When it snows a bunch, people go skiing. SIA’s 2017 participation study showed a 5 percent increase in winter sports participation last season from the year prior, with some 24.7 million Americans taking part in alpine or Nordic skiing, snowboarding and snowshoeing. “When it snows, everyone wins, and you always see spikes in the numbers,” says SIA President Nick Sargent. “California was back on the map. They had been in a drought situation for five years, and last year was an epic winter.”
But when it doesn’t snow? Numbers dip (see, for example, the latest findings from a recent Protect Our Winters study). The snowsports industry is realizing it needs to grow and remain relevant—no matter what weather the winter brings—in order to survive. Vermont’s Snow Motion program represents an increasing industrywide effort to get more people, across all ages, races and socioeconomic backgrounds, into the sport. Why? Because growing the sport and reminding people it’s still a fun thing to do is critical to securing its economic future and making it a sport that generations can continue to enjoy.
Twenty years ago, Ski Utah, a trade organization that promotes skiing in Utah, introduced what they called a “passport” to give in-state fifth-graders free access to nearby resorts. Other nonprofit and tourism organizations followed suit, and today, 11 more passports are available from Idaho to Maine, serving kids from fourth to seventh grade. Since 2009, NSAA has promoted January as Learn to Ski and Snowboard Month. This year, more than 100 resorts tailored rental and ski school packages to first-timers; the program has delivered 900,000 lessons over the last decade.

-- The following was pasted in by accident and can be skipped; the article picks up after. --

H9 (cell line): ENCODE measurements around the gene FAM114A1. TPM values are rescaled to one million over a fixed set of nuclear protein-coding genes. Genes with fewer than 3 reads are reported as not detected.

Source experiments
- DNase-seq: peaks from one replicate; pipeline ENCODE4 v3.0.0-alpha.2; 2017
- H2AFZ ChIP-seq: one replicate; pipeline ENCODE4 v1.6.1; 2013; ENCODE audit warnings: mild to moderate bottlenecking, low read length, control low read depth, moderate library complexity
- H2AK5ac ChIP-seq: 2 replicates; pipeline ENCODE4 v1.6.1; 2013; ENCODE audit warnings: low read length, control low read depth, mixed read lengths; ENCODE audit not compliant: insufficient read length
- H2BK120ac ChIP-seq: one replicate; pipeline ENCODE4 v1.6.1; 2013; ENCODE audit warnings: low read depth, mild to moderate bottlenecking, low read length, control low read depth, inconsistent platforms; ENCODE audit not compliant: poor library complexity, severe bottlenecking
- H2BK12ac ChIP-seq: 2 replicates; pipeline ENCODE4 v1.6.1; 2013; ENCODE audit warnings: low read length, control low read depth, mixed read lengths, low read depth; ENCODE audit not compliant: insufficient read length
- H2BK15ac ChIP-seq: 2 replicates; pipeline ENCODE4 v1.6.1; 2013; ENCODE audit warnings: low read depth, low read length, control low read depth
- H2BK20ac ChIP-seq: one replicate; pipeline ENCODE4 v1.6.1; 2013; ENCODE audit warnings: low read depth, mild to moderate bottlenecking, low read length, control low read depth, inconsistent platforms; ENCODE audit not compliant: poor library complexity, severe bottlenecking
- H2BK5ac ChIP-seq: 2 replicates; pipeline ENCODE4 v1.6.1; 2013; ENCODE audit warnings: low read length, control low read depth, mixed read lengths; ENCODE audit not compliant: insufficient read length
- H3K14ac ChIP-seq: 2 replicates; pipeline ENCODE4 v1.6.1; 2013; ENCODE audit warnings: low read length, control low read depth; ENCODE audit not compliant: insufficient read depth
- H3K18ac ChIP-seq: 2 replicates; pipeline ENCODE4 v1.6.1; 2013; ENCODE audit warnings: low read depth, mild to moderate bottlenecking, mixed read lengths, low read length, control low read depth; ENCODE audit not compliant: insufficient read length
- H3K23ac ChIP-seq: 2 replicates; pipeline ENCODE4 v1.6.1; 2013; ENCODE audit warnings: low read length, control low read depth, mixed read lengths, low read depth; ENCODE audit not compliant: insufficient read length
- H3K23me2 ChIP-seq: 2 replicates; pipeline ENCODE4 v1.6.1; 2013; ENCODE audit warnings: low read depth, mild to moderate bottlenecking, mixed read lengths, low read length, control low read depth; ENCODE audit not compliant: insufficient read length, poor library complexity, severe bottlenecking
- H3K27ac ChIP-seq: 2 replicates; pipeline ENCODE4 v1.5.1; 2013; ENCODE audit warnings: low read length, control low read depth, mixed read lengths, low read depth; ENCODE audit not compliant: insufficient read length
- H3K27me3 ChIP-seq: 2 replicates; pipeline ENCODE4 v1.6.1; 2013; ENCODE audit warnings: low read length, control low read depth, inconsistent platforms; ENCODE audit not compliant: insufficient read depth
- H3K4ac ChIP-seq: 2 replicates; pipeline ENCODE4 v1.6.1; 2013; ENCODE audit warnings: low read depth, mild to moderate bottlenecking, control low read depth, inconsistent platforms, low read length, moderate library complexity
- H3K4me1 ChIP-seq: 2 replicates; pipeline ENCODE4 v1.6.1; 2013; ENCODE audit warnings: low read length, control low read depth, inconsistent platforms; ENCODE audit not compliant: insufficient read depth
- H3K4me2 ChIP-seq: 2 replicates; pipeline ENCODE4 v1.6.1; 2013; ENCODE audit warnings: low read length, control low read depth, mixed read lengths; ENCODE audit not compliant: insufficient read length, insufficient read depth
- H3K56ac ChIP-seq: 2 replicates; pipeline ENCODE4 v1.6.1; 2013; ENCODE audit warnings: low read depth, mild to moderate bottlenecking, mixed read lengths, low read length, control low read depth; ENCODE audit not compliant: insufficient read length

Ski resorts are working with nonprofits like the Boys & Girls Clubs of America, the YMCA and SOS Outreach to get young people from urban centers like Denver, Salt Lake City and Seattle into the mountains. SOS Outreach, an organization that’s helped more than 50,000 youth experience the outdoors since the organization’s founding in 1993, offers free, learn-to-ski programs in Colorado, California and Washington and in 2017, they launched a new program aimed at getting at-risk youth from Detroit on skis at Mount Brighton, Michigan.
At SOS, the main goal isn’t to convert these people into skiers—although SOS Outreach Development Director Rebecca Gould says many of their participants end up cultivating a love for the sport and some even wind up working in the outdoor industry—but rather to offer opportunities, provide mentorship and boost confidence in underserved youth populations. “The mental and physical health benefits of skiing and snowboarding are undeniable,” says Gould. “We are enhancing the sense of belonging of participants and learning to work together.”
In New Jersey, a defunct ski area reopened as the nonprofit National Winter Activity Center in 2016. CEO Schone Malliet says he’s worked with Tri-State youth groups to get 4,000 kids on snow.